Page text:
A few weeks back I attended a wonderful weekend program with three of my favorite mentors in the inside-out understanding. George Pransky, who I have written about often in these missives, was sharing how a recent health challenge had, “through no fault of his own”, caused him to experience a depth and scope of being that was so beautiful and all-encompassing it made him question all the years of thinking and doing he had participated in up to this point in his life.
We were all touched by the profundity and “realness” of his experience, and it reminded me of a webinar I did earlier this year with my Inner Circle exploring work/life balance. As I was in the midst of an intense burst of work-related activity at the time of the webinar, I admitted that I felt slightly fraudulent in leading that particular discussion at that particular time.
But listening to George speak about how affected he was by the depth of being he was experiencing, I began to see that people (including me) are interested in work/life balance not as a goal in and of itself but as a means to an end. The “end” we are actually after is the ongoing experience of thriving – a quality of aliveness and satisfaction in our day to day life that that often seems to evaporate in our quest for better circumstances in which to live.
What actually leads to this quality of life we long for is not some mathematical state of balance between hours spent at work and hours spent doing other things, but rather the quality of being from which we live. Yet instead of seeing the fault in our strategy, we blame our lack of discipline and inability to execute that strategy for the feeling of being exhausted and overwhelmed.
In other words, when we’re resting in the peace of mind, we tend to recharge our batteries and get re-inspired by what we’re up to in the world; when we’re chasing anything (including the mythical state of “balance”), we drain our batteries in the pursuit.
But does doing have to drain our battery? Do we really have to do less to be more?
If I work on my laptop while it’s plugged in, I can work for as long as I like without draining the battery; when I’m working on battery power, I can only work until the battery is dead.
And while many of us have learned to recharge by taking time off, spending time in nature, or even just hanging out with friends after work, what if we could also get better at staying plugged into the mains while we work?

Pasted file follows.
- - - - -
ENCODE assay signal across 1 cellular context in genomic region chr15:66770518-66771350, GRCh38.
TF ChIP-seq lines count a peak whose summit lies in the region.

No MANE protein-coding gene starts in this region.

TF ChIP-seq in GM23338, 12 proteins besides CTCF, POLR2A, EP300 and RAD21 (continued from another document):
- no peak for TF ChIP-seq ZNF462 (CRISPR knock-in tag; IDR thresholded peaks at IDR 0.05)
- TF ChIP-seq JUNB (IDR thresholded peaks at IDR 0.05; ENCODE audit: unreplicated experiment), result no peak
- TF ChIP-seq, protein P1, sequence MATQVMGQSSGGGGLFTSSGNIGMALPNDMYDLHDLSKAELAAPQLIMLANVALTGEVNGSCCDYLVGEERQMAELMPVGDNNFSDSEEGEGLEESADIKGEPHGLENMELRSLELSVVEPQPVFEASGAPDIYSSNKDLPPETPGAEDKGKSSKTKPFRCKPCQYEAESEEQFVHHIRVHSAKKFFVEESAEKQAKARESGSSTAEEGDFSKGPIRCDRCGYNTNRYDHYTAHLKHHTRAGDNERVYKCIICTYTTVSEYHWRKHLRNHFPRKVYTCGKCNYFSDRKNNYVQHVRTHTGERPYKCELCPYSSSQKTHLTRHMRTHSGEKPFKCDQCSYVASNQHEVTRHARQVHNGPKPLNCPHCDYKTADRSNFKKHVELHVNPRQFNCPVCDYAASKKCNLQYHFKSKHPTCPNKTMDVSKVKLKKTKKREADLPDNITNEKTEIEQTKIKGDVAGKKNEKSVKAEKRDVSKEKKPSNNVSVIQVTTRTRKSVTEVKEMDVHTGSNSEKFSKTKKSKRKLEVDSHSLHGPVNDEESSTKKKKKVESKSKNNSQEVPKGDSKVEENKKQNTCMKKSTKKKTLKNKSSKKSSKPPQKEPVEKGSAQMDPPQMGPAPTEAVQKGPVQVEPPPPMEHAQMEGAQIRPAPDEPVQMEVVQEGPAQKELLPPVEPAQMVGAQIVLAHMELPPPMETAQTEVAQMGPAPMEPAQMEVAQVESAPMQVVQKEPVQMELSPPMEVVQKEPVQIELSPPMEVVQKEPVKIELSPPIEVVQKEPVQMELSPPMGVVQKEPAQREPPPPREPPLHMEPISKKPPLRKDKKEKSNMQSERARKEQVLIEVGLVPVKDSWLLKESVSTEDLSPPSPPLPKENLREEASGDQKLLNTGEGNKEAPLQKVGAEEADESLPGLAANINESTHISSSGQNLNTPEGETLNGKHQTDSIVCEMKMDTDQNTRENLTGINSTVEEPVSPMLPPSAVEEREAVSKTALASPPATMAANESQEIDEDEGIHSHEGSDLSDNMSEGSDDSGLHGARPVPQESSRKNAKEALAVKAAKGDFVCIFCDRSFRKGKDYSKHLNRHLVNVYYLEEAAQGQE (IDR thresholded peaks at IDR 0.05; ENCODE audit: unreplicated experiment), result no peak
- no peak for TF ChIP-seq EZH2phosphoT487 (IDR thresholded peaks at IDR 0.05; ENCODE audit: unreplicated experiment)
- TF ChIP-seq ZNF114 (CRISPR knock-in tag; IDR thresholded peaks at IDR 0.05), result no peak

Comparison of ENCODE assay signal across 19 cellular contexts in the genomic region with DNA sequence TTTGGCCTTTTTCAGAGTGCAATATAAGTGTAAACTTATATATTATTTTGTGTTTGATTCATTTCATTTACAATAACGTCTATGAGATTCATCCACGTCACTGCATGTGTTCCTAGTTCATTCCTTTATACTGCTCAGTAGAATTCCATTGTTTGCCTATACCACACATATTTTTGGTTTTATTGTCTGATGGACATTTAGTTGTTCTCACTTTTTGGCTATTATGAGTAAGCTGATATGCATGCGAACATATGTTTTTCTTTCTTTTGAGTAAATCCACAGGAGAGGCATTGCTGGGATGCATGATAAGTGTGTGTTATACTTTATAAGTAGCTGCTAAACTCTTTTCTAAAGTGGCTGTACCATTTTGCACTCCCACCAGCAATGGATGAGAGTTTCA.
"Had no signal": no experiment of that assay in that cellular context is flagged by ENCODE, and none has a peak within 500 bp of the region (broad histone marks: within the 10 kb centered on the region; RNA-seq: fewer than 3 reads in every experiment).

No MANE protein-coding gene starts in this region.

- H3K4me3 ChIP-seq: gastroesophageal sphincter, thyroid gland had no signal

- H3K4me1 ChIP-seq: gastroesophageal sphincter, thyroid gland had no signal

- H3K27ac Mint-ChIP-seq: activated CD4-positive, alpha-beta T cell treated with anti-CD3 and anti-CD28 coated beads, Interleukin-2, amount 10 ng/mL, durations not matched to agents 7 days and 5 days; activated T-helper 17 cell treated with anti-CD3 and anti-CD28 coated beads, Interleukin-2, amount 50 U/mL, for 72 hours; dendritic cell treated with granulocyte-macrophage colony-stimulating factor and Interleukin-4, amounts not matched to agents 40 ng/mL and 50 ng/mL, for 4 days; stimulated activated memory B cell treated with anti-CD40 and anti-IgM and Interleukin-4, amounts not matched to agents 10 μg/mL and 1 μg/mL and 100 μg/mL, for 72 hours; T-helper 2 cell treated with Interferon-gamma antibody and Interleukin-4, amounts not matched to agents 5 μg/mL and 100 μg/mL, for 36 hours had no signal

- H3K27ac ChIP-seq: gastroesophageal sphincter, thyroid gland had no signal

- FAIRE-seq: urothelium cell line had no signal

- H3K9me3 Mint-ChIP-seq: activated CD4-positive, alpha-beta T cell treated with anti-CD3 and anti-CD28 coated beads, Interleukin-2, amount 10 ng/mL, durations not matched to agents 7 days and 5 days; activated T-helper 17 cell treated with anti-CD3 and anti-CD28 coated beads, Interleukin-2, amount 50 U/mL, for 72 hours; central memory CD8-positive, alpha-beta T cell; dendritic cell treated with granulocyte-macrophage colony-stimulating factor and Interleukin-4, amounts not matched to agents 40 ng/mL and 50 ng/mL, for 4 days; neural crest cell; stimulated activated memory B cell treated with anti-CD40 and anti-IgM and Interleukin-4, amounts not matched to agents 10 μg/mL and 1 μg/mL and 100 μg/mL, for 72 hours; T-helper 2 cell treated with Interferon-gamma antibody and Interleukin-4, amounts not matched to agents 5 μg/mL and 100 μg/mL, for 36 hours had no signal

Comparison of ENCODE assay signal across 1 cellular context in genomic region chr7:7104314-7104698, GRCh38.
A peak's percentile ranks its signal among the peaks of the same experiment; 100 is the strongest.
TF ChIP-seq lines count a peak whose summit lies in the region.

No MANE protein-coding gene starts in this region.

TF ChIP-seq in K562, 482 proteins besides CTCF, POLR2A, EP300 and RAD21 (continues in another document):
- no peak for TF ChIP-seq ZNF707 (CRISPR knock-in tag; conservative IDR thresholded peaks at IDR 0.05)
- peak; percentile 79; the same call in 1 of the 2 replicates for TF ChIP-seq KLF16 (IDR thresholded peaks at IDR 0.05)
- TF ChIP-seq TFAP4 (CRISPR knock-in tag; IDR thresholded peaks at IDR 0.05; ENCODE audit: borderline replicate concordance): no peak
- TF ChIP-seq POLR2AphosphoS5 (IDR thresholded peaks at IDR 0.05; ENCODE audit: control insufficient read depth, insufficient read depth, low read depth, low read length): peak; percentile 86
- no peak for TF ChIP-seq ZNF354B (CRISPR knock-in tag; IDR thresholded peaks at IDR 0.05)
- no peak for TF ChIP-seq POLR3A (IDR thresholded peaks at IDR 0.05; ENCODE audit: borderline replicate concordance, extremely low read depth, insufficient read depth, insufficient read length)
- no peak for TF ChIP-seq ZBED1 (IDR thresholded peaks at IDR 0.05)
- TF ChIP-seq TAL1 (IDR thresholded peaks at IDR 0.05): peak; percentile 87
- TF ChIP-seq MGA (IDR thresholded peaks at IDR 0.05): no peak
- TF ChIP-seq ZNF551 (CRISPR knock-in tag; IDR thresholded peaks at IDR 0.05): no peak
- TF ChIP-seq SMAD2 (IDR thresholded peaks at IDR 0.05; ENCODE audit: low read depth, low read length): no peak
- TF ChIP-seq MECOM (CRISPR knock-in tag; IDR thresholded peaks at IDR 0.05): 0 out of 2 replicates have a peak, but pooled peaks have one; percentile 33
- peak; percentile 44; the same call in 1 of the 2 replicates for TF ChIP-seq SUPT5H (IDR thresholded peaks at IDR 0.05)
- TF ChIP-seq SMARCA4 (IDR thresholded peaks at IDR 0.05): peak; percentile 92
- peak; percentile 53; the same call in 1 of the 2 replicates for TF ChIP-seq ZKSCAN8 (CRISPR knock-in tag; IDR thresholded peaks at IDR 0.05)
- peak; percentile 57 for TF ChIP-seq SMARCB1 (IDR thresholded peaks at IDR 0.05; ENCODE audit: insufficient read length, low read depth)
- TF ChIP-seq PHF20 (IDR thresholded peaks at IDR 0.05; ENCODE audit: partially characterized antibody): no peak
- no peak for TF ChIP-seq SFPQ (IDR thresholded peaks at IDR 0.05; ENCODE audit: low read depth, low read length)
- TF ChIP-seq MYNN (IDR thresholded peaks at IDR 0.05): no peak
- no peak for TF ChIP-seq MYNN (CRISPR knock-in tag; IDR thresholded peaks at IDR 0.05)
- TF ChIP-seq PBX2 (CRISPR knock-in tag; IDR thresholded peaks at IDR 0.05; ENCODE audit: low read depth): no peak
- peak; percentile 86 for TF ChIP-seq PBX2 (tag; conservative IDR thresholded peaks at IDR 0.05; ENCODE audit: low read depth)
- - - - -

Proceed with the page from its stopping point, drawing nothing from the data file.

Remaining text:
Unlike “work” and “life”, being and doing are neither opposite sides of a coin nor relative percentages of an abstract whole. Being (or spirit, or presence, or aliveness, or the impersonal Self) is a constant reality; doing is an on-again/off-again blip in that reality, like a ping on a radar screen or a solar flare at the very edge of the sun.
The mystic Ramana Maharshi suggests the following thought experiment:
“Let what comes come; let what goes go. Find out what remains.”
Whenever I get even a little bit quiet my attention redirects itself inward, and I quickly become aware not only of my body but of the simple feeling of being that seems to exist inside and all around it. I relax almost in spite of myself, and if I let it take me, it takes me to a place of rest and safety inside.
It is that place in us which is also beyond us – a connection to the invisible aliveness of the universe.
it is the animating, ever present force that we feel when we first wake up in the morning before the machinery of thought begins grinding its gears and filling our consciousness with a world that looks remarkably similar to the one we lived in yesterday.
It is that which remains when all the drama of our thinking and buzz of our doing has played itself out for the day.
It is the backdrop against which the stories of our lives unfold – the permanent home we can return to again and again and rest in whenever we get bored with our own thought-created dramas.
When we are in the simple feeling of being, it permeates every aspect of our life, adding spice to the bland and balancing out both the sweet and the sour.
From that place, we are capable of doing whatever there is to be done and equally capable of leaving things undone. No longer propelled by insecurity or fear, we can simply follow our inclinations in whatever direction they take us and enjoy the simple feeling of being amidst the shifting sands of our circumstances.
So instead of looking to do less and be more, we can simply put our attention on the spacious feeling of presence and aliveness within us, knowing that from that space we can do or not do without fear of overwhelm or mental exhaustion. Our own wisdom comes through and guides us, nudging us to throw ourselves in or take a step back like the bumpers on a bowling alley keeping our ball from ever going too far off course and winding up in the gutter.
In a sense, we move from trying to balance work with life to a simpler way of being in the world. As the old Zen Koan says:
“Before enlightenment, chop wood and carry water;
After enlightenment, chop wood and carry water.”
With all my love,